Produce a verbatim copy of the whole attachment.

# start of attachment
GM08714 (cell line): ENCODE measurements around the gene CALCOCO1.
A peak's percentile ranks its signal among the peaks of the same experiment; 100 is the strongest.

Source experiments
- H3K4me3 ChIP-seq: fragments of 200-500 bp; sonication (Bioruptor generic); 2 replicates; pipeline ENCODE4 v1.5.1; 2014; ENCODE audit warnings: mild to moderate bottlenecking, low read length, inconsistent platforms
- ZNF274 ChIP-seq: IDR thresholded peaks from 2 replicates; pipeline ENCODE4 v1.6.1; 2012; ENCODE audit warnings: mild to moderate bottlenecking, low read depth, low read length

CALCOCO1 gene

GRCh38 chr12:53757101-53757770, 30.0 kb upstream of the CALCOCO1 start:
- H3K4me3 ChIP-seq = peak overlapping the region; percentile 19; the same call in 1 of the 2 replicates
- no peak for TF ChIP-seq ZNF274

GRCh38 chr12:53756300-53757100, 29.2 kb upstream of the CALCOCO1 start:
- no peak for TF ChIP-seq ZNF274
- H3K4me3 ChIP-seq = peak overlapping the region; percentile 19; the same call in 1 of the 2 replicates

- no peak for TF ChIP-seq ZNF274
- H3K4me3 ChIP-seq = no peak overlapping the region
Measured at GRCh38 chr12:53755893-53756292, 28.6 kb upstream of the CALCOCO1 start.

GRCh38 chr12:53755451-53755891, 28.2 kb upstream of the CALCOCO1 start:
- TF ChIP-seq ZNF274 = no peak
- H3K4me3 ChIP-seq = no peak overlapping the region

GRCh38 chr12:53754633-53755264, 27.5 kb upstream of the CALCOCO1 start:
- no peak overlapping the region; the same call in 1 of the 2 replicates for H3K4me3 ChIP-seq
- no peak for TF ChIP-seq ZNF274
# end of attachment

GM08714 (cell line): ENCODE measurements around the gene CALCOCO1.
A peak's percentile ranks its signal among the peaks of the same experiment; 100 is the strongest.

Source experiments
- H3K4me3 ChIP-seq: fragments of 200-500 bp; sonication (Bioruptor generic); 2 replicates; pipeline ENCODE4 v1.5.1; 2014; ENCODE audit warnings: mild to moderate bottlenecking, low read length, inconsistent platforms
- ZNF274 ChIP-seq: IDR thresholded peaks from 2 replicates; pipeline ENCODE4 v1.6.1; 2012; ENCODE audit warnings: mild to moderate bottlenecking, low read depth, low read length

CALCOCO1 gene

GRCh38 chr12:53757101-53757770, 30.0 kb upstream of the CALCOCO1 start:
- H3K4me3 ChIP-seq = peak overlapping the region; percentile 19; the same call in 1 of the 2 replicates
- no peak for TF ChIP-seq ZNF274

GRCh38 chr12:53756300-53757100, 29.2 kb upstream of the CALCOCO1 start:
- no peak for TF ChIP-seq ZNF274
- H3K4me3 ChIP-seq = peak overlapping the region; percentile 19; the same call in 1 of the 2 replicates

- no peak for TF ChIP-seq ZNF274
- H3K4me3 ChIP-seq = no peak overlapping the region
Measured at GRCh38 chr12:53755893-53756292, 28.6 kb upstream of the CALCOCO1 start.

GRCh38 chr12:53755451-53755891, 28.2 kb upstream of the CALCOCO1 start:
- TF ChIP-seq ZNF274 = no peak
- H3K4me3 ChIP-seq = no peak overlapping the region

GRCh38 chr12:53754633-53755264, 27.5 kb upstream of the CALCOCO1 start:
- no peak overlapping the region; the same call in 1 of the 2 replicates for H3K4me3 ChIP-seq
- no peak for TF ChIP-seq ZNF274